Always be ahead of schedule, this will not only allows you enough time to do proper equipment checks and ensure you have all the gear you need but that additional spare time you allowed can be your saviour when you encounter a flat tire, oversleep, misplace your keys or any other variable of the kinds of thing I am likely to do!!!. (In faster paced world than the one I currently inhabit, this might mean your train, is late, your stuck in traffic, the heel of your shoe broke) Planning your day and visualising what your needs and time constraints will be, can only help to ensure that you allow more time than you need.

Check your equipment thoroughly, then check it again. Have you planned for the shots that you need have you made contingency plans, do you have enough spare batteries and tapes/memory cards, chargers. In other words do you have the right equipment for the right job and have you ensured that it is all ready to be used at a moments notice? A dirty lens at the moment you want to capture a whale breaching out of the water is not good news!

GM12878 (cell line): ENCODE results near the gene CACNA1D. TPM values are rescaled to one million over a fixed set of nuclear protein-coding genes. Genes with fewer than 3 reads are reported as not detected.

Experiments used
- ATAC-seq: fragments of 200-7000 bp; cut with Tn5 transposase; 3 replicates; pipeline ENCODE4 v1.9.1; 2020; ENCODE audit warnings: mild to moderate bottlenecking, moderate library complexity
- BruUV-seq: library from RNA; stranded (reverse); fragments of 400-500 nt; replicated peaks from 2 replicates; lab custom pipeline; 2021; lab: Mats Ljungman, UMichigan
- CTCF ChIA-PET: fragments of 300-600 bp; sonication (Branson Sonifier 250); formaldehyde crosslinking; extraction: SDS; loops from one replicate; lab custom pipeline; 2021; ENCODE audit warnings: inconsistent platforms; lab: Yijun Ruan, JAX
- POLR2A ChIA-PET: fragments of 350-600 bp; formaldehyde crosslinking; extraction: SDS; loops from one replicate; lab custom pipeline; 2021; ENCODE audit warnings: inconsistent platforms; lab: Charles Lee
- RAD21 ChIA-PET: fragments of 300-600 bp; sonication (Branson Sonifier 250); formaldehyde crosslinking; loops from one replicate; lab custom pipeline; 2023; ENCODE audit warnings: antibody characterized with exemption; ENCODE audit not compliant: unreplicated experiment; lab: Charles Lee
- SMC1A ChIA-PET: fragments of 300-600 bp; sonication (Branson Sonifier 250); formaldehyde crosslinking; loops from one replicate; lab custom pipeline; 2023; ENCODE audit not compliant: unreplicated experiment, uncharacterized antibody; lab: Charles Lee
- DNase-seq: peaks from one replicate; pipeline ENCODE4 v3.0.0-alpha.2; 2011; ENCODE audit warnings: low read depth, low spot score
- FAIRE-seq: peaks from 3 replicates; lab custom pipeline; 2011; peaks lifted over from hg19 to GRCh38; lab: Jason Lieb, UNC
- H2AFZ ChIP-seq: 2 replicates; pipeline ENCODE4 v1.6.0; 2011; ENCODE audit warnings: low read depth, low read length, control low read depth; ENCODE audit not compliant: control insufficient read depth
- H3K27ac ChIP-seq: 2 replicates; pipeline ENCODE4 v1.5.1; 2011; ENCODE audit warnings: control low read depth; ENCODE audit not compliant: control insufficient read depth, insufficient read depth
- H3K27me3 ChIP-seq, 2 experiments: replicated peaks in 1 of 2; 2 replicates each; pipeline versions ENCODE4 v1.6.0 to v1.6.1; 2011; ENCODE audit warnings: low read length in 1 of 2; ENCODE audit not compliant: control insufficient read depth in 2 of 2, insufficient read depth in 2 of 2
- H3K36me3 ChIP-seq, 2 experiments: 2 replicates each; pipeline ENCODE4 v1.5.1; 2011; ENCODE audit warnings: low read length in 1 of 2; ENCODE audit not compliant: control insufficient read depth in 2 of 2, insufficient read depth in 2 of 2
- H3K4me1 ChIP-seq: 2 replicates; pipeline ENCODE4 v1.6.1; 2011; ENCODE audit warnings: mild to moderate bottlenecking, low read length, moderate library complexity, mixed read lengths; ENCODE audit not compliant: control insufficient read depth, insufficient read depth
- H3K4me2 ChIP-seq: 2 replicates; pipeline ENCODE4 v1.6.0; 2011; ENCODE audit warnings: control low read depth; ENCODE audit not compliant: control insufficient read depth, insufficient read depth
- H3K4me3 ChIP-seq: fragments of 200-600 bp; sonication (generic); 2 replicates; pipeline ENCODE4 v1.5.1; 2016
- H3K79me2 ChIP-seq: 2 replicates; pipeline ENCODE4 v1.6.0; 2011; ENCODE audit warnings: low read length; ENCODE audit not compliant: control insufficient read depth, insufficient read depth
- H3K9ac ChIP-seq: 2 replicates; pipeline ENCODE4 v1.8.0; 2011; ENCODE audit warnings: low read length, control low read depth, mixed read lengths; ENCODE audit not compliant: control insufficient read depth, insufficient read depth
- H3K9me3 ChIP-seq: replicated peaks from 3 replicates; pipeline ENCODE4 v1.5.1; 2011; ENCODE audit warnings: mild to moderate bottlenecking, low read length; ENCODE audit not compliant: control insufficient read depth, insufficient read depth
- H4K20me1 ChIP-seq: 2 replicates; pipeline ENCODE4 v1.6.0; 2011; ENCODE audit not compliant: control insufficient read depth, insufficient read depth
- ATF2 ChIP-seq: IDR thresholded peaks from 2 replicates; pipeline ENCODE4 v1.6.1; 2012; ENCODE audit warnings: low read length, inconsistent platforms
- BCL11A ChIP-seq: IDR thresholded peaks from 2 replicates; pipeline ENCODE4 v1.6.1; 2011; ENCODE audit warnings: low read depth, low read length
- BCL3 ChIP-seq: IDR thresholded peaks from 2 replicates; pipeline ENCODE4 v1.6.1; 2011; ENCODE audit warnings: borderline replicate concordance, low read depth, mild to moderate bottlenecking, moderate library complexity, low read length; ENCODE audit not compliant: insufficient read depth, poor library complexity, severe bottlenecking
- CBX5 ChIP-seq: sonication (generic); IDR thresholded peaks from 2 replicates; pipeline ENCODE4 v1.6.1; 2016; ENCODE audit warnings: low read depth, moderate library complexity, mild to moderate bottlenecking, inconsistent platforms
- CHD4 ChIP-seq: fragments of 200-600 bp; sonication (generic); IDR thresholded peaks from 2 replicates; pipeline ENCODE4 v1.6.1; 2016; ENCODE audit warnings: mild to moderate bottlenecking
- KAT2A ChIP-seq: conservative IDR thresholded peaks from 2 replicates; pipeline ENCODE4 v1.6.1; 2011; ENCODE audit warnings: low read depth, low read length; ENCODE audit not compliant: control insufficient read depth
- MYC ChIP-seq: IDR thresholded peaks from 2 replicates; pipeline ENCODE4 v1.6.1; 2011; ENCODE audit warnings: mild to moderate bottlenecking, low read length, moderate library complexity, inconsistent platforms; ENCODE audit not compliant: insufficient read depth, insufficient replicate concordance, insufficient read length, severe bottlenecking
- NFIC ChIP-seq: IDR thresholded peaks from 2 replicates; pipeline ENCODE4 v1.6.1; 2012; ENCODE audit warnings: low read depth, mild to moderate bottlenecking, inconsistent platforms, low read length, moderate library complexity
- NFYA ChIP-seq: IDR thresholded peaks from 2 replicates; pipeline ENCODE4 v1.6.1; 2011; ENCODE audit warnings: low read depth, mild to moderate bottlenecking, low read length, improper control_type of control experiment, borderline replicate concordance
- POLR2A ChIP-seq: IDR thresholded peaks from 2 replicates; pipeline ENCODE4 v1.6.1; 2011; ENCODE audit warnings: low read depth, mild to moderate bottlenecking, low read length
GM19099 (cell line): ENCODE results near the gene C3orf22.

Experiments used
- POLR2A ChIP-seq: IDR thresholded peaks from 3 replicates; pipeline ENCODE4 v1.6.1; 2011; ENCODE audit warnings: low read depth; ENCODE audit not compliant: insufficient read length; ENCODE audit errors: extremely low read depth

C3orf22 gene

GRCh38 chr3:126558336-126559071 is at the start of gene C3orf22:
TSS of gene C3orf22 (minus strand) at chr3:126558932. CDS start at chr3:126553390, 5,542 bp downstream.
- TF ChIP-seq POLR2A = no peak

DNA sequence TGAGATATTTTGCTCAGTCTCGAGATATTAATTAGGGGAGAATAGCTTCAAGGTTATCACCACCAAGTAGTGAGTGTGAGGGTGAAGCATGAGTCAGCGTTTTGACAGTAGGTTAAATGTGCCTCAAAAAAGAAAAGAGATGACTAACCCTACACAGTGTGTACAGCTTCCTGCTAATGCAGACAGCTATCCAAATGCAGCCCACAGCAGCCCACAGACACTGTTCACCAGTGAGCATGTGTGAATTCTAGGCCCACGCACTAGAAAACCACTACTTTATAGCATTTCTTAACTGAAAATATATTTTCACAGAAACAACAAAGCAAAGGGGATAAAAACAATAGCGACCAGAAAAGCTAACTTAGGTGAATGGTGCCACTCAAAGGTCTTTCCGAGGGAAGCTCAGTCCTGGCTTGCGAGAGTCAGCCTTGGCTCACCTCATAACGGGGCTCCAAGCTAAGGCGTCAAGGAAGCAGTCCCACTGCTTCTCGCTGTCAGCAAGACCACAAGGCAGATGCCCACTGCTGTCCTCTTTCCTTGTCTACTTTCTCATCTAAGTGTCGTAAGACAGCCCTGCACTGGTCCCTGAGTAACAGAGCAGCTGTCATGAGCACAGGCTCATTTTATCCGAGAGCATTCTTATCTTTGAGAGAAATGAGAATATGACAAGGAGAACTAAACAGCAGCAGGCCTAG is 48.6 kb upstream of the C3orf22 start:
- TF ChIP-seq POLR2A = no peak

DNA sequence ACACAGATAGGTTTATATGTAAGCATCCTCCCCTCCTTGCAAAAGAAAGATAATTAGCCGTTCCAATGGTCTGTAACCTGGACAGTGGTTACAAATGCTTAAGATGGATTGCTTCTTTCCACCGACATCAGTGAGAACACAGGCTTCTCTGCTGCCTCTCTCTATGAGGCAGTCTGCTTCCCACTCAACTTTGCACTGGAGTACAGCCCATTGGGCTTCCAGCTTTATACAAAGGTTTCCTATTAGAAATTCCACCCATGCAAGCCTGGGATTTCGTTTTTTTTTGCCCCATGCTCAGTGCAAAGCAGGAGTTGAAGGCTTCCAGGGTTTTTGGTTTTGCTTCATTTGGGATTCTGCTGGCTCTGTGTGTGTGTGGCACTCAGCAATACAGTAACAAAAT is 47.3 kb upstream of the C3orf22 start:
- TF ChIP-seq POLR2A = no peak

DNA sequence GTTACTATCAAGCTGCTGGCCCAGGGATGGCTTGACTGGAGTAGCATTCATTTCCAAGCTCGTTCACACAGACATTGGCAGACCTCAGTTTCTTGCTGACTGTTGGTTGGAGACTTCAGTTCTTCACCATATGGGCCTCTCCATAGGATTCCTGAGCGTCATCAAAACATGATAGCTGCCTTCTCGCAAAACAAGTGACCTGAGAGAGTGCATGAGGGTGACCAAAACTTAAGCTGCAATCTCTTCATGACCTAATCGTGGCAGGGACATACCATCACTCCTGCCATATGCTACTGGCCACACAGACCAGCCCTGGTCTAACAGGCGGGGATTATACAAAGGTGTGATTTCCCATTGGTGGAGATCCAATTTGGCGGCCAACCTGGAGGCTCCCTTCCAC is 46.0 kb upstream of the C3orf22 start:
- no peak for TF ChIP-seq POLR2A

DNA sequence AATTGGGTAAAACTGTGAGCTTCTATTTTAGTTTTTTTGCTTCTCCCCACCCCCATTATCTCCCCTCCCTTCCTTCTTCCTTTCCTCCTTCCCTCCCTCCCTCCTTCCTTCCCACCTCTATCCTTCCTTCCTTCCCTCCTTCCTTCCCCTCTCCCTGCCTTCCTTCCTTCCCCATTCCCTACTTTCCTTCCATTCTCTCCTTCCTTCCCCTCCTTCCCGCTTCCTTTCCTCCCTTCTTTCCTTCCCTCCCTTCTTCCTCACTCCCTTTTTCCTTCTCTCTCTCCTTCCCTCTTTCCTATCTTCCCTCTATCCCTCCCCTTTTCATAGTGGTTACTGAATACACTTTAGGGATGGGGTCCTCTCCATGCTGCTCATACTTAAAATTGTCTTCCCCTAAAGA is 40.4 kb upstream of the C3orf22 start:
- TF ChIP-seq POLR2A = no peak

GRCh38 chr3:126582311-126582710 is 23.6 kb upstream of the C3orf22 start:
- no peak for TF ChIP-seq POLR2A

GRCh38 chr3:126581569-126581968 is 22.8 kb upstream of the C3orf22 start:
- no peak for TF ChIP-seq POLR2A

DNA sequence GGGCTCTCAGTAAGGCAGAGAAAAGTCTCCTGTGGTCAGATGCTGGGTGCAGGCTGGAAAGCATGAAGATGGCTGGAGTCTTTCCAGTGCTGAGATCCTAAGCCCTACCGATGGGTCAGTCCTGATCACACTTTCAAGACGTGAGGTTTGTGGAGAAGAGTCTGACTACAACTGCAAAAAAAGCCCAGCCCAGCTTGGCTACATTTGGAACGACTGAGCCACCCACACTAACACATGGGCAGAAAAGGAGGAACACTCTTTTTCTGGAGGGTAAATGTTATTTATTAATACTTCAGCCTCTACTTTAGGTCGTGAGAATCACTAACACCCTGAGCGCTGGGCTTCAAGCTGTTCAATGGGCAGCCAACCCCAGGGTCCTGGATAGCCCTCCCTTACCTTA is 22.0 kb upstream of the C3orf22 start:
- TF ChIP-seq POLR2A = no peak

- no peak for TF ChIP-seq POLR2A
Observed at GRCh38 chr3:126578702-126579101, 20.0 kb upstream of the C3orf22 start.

Specific to underwater videography is the need to check that all your seals and o-rings are clean and flush, even the smallest breach can spell disaster for your shoot and your pocket, systematic checks should be built into your dive plan.

Learning  to roll with the punches is another key skill to master, on any shoot things are gonna change. When filming open waters the weather, logistics, power cuts, course size, instructor all change at a moments notice. The ability to stay level headed and more importantly to remain creative when things don't go quite to plan is the most important tool we have.

Know your limits. This is so important when diving, and with any other shoot. When diving with your camera and an undefined amount of ever changing and unpredictable students as your subject, we as underwater videographers need to be constantly aware of our surroundings depth, buoyancy control and light are just a few of the considerations we need to make not once, but a hundred times during each dive, not only to capture the best shot possible but to avoid the dangers of decompression sickness. Health and safety should always be paramount on any videography shoot.